Corporate Personhood: Rights Without Responsibilities
Corporate personhood: Where does it leave us?
This transubstantiation of corporations into persons advances some pretty uncontroversial policy goals. If corporations lacked personhood, you couldn’t sue FedEx for crashing a van into your car, or Walmart for selling you a defective space heater that burns down your home, or J.P. Morgan for defrauding you when you get a lemon mortgage. You wouldn’t be able to enter into contracts with a corporation at all. Legislatures and courts have been treating corporations like persons for hundreds of years: There is even a general interpretive rule in the that when Congress says "persons," it means corporations as well, unless the context of the statute provides otherwise.
Abolish Corporate Personhood - Bumper Sticker / Decal (10.75 X 3")
Posner also highlights another class of non-human entities who have been dubbed persons: endangered species. Nixing corporate personhood could mean nixing other forms of artificial personhood as well, with negative consequences for conservation and animal rights:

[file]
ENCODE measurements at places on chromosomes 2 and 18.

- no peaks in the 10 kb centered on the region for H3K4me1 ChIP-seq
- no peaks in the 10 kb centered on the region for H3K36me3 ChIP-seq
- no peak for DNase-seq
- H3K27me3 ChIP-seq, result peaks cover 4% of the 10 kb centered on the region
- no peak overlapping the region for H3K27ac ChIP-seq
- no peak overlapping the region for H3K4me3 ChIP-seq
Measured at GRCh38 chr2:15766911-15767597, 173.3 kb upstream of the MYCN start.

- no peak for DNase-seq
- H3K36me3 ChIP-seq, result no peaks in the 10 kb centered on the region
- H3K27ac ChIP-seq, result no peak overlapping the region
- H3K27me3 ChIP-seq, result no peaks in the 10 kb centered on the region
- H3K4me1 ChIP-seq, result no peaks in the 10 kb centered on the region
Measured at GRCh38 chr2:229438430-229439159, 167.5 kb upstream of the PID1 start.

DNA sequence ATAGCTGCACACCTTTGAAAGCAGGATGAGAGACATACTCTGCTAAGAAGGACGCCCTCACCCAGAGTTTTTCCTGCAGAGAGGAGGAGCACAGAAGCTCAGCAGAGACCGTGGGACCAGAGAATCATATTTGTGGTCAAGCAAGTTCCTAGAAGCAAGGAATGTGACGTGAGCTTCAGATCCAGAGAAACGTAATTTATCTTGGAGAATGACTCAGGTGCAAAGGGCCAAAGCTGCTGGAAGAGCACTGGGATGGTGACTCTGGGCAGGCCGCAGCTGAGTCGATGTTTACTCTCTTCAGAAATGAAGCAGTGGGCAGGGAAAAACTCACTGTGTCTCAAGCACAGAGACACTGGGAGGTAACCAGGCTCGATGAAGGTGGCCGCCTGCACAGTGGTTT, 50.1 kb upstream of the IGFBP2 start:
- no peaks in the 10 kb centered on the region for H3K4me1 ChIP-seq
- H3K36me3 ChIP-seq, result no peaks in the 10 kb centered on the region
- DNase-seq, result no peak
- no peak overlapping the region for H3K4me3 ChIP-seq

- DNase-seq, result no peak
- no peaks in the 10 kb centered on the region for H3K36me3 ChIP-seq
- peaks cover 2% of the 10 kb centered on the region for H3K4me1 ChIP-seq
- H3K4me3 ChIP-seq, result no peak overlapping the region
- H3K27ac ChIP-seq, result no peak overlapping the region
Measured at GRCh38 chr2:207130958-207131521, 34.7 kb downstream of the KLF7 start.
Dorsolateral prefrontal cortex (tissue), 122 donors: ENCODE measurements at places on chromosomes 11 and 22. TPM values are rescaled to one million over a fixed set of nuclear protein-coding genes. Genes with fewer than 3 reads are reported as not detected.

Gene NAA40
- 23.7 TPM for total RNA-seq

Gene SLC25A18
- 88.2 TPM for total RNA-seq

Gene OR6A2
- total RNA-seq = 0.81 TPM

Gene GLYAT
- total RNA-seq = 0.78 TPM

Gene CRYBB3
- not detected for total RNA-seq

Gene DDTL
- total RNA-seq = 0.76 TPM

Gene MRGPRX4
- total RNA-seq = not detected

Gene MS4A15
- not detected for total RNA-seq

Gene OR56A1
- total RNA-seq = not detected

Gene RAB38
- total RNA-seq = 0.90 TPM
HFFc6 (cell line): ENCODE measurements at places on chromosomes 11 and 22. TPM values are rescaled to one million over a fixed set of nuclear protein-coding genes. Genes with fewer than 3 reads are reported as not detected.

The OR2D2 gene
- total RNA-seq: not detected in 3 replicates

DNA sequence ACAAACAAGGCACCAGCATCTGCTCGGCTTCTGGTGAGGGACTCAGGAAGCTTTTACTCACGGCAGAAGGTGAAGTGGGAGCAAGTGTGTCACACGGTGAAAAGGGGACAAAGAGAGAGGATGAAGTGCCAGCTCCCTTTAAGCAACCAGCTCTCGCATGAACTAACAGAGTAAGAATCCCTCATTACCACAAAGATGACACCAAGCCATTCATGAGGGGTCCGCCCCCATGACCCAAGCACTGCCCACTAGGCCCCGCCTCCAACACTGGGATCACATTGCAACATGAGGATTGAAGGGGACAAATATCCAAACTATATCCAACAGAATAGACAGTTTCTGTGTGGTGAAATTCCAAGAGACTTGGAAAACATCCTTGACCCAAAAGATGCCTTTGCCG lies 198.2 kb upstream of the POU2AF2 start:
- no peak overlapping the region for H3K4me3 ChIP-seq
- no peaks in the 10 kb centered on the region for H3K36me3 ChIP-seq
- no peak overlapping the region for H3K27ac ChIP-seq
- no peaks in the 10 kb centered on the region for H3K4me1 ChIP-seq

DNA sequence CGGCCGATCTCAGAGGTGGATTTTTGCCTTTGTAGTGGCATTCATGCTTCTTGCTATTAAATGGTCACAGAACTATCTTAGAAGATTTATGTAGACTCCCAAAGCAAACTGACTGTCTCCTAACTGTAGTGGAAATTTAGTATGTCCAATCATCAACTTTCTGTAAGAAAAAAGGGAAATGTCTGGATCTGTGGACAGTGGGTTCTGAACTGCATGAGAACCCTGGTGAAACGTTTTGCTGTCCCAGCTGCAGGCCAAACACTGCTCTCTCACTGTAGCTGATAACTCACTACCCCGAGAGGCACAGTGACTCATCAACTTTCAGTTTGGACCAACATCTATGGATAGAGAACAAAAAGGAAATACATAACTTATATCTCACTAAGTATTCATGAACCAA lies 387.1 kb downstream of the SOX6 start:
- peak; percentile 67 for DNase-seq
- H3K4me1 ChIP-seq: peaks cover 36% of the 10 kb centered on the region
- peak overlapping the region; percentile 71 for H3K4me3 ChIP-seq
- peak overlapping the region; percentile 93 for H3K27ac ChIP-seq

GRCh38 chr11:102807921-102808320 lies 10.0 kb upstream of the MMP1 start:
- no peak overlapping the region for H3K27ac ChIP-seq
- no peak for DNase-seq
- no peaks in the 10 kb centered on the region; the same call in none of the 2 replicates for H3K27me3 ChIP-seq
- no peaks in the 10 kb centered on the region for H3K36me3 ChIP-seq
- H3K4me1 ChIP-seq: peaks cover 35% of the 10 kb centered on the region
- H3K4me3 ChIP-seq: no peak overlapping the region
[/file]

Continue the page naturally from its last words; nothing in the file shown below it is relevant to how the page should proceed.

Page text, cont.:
The spread of the Occupy Wall Street movement to cities across the country has led to a national discussion on the role of corporations and brought the term “corporate personhood” to the fore in recent weeks.Kitch: [Without corporate personhood, the] business and other activities would have to be carried out through alternative legal arrangements. Whether that would be good or bad would turn on the structure and practicality of the alternative arrangements. Before the general corporation statutes became available in the middle of the 19th century, lawyers used the trust device as an alternative. Experience showed that the trust device involved a somewhat higher degree of legal uncertainty and required slightly more complex structures.Law School professors Edmund Kitch, Frederick Schauer, and Richard Schragger, as well as Dean Paul G. Mahoney recently weighed in on the topic of corporate personhood, including what it means and why it sometimes puts everyday people at odds with big business.Corporate personhood has no constitutional implications across the board. Courts decide on an issue-by-issue basis as to what provisions of a constitution affect corporations. Corporations, for instance, can’t vote, while people can. But corporations can assert a constitutional claim for compensation when their property is taken by the government, just as people can.